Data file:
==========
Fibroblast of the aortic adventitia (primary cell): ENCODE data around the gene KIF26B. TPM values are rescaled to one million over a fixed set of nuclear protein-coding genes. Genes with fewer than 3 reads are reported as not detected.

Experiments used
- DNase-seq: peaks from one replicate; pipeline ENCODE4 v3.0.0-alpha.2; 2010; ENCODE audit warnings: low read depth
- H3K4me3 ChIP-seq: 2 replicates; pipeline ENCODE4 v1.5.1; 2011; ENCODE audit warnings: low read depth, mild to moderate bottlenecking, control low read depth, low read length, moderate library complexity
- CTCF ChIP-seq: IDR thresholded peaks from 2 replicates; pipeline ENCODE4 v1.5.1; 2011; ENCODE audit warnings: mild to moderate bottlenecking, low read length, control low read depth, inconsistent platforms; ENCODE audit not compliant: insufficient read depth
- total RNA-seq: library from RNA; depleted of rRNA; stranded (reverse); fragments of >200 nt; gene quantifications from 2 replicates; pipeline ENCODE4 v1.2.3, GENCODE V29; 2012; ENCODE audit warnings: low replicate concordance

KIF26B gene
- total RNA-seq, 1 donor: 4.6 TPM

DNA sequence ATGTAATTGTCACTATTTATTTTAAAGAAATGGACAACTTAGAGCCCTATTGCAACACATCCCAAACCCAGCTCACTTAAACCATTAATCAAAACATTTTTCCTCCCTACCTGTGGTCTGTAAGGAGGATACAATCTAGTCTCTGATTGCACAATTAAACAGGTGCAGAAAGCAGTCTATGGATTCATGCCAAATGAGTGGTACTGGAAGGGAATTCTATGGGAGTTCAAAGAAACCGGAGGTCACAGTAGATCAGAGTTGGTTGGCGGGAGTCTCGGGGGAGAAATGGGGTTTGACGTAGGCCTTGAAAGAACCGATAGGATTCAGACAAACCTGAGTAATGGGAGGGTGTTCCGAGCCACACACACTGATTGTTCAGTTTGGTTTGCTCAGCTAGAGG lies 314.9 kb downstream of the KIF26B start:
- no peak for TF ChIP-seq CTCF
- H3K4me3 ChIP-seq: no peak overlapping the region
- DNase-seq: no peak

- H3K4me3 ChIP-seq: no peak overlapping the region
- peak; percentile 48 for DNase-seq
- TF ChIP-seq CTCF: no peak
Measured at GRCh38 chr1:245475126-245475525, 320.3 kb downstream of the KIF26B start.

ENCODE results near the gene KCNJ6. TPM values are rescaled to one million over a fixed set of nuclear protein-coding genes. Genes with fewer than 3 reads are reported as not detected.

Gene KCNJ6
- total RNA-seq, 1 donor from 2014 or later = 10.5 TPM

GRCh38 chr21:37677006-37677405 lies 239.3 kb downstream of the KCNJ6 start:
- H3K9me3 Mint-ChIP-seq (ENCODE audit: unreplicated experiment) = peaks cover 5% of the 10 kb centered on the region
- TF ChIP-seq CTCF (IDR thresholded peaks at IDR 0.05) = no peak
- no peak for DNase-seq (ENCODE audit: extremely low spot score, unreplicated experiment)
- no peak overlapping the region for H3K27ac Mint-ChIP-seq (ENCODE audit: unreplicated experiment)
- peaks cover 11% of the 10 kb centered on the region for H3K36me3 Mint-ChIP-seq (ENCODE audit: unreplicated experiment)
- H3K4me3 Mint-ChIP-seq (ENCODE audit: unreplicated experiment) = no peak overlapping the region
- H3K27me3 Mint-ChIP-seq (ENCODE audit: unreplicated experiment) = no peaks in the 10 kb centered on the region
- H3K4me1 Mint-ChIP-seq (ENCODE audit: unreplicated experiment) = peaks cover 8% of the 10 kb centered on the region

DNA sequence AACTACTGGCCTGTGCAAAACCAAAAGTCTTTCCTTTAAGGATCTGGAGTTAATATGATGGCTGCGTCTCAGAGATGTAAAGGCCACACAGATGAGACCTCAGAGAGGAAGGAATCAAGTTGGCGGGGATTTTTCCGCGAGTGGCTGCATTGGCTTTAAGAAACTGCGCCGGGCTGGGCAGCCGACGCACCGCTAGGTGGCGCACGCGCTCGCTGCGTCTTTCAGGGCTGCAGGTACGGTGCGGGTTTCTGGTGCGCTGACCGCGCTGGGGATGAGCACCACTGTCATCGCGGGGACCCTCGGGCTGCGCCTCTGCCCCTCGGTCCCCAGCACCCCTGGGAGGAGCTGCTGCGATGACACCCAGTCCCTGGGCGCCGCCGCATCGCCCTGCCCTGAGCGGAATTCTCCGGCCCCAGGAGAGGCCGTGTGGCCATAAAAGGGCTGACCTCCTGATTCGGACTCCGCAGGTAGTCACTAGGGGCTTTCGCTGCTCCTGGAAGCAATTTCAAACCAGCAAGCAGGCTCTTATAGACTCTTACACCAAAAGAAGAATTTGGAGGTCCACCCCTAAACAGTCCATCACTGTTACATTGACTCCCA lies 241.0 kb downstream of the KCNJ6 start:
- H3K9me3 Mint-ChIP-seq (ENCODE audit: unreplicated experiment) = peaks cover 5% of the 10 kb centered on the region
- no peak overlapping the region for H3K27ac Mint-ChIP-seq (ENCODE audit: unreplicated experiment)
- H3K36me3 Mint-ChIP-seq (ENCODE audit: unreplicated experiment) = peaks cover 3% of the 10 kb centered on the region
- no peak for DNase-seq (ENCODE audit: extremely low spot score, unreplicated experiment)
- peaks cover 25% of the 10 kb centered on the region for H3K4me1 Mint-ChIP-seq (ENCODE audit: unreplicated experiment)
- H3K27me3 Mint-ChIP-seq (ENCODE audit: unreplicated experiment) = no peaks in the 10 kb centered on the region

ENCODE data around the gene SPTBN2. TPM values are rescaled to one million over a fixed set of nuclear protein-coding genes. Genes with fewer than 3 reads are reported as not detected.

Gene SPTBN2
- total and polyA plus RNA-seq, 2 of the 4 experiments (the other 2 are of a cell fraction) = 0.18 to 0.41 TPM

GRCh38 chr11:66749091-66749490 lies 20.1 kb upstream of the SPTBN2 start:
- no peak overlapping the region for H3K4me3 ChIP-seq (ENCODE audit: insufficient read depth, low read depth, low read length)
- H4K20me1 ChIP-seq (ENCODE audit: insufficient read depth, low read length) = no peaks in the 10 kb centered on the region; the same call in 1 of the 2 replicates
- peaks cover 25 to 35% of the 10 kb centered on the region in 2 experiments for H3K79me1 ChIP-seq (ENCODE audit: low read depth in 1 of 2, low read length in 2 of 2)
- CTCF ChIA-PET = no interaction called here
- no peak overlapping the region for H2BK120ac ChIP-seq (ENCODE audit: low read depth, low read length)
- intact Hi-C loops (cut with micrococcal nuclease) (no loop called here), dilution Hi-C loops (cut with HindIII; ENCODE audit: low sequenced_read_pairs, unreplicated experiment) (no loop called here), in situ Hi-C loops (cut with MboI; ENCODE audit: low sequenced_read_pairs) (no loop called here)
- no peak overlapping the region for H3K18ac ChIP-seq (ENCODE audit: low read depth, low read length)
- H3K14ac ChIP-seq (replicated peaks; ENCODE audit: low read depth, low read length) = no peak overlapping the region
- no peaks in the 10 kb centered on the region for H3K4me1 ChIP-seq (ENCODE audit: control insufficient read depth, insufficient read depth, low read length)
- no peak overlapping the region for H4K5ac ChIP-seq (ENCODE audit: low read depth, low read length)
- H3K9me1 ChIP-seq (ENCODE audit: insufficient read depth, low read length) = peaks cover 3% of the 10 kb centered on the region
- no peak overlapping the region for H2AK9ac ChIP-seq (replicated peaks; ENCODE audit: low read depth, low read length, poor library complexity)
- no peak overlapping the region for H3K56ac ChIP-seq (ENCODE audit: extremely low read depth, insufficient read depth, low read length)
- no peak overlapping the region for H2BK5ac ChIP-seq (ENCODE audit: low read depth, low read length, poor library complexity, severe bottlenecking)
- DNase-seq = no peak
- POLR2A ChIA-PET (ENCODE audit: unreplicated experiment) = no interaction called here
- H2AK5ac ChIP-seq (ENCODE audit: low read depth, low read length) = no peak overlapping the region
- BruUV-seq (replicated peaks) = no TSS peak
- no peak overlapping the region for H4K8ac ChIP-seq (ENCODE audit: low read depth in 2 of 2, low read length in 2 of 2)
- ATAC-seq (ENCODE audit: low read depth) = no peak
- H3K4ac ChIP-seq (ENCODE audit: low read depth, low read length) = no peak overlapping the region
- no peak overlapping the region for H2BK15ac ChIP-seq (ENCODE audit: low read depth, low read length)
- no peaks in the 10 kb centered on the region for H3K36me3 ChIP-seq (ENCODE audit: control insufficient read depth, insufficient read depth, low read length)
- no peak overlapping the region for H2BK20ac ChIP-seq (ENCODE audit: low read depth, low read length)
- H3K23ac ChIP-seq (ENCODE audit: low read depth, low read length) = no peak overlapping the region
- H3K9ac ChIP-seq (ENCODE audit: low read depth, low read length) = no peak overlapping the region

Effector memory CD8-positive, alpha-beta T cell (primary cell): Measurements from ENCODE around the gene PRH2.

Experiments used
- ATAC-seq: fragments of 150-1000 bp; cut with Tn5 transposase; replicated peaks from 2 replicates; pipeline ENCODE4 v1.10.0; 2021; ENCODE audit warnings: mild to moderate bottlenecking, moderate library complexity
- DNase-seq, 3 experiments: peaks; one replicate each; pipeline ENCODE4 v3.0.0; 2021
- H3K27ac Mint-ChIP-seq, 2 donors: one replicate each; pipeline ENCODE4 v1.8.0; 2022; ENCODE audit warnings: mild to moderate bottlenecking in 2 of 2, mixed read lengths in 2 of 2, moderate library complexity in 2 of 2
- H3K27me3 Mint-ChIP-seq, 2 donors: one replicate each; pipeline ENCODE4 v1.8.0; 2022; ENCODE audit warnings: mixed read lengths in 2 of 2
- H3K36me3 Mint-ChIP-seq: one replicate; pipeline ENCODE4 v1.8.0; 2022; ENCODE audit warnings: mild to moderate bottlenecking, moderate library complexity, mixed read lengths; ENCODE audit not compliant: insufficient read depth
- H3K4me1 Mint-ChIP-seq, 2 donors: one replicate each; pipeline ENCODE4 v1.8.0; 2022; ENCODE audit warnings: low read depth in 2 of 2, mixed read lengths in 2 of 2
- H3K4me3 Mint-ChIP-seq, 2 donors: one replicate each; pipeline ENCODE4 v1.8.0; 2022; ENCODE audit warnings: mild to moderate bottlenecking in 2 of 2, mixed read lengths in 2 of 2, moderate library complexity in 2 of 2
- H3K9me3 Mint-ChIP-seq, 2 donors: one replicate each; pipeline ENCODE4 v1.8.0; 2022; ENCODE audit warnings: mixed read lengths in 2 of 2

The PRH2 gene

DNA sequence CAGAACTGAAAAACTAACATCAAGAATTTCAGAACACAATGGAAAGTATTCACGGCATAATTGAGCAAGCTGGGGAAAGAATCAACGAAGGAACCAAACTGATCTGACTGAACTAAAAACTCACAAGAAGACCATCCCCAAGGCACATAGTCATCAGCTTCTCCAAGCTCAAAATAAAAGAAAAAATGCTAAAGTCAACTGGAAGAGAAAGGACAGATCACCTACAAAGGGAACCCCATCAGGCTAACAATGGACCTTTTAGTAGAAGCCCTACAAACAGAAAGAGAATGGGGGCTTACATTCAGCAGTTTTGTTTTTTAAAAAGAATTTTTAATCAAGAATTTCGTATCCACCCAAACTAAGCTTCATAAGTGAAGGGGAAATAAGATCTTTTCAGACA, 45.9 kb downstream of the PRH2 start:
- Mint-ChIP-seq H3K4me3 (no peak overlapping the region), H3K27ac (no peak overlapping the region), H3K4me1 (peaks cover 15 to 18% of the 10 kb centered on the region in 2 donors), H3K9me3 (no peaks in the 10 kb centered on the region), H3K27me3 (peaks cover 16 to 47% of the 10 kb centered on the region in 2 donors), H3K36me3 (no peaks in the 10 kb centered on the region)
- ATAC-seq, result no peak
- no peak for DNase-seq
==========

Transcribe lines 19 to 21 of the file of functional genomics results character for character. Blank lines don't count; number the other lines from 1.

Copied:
- total RNA-seq, 1 donor from 2014 or later = 10.5 TPM

GRCh38 chr21:37677006-37677405 lies 239.3 kb downstream of the KCNJ6 start:
- H3K9me3 Mint-ChIP-seq (ENCODE audit: unreplicated experiment) = peaks cover 5% of the 10 kb centered on the region